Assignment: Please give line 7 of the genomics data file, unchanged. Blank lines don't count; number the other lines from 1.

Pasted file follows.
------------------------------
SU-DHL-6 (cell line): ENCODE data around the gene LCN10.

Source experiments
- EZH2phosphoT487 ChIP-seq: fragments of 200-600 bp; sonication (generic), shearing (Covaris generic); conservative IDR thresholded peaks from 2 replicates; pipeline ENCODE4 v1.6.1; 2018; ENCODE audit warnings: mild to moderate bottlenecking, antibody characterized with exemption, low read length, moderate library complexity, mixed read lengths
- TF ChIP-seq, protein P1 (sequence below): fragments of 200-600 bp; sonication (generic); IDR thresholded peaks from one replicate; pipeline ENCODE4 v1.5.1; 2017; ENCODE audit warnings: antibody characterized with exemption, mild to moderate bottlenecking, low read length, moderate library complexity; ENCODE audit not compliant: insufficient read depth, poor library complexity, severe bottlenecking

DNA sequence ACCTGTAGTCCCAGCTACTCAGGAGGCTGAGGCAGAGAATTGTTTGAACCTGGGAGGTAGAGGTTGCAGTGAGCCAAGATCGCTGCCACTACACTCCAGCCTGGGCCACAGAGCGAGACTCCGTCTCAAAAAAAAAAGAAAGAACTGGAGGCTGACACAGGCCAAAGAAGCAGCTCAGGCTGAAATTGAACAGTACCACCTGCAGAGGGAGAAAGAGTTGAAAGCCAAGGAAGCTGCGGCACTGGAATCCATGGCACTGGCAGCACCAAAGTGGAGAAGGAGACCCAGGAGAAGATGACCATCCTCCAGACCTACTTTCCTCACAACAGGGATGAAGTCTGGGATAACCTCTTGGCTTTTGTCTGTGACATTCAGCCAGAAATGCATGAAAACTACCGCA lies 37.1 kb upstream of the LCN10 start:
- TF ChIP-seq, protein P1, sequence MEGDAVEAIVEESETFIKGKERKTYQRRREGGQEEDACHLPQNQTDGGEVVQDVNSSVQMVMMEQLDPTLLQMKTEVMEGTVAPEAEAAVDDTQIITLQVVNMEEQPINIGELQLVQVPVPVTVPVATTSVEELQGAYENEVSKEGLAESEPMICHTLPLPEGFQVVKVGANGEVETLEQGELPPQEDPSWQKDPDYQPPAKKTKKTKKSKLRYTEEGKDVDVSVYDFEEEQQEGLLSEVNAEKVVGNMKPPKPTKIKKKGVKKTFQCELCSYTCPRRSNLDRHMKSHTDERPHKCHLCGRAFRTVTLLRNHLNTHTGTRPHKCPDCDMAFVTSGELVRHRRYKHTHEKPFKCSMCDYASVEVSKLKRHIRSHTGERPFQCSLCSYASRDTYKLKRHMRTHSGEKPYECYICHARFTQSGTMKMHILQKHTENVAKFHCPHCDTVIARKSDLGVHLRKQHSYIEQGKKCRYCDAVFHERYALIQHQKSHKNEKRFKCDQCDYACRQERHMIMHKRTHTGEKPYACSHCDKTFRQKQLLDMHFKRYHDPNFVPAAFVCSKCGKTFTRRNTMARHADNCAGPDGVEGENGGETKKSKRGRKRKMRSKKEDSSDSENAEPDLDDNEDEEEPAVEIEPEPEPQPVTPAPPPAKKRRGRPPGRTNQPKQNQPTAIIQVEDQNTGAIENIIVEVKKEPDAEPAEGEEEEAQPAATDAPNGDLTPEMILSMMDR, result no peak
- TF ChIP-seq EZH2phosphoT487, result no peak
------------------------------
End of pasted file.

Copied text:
- TF ChIP-seq EZH2phosphoT487, result no peak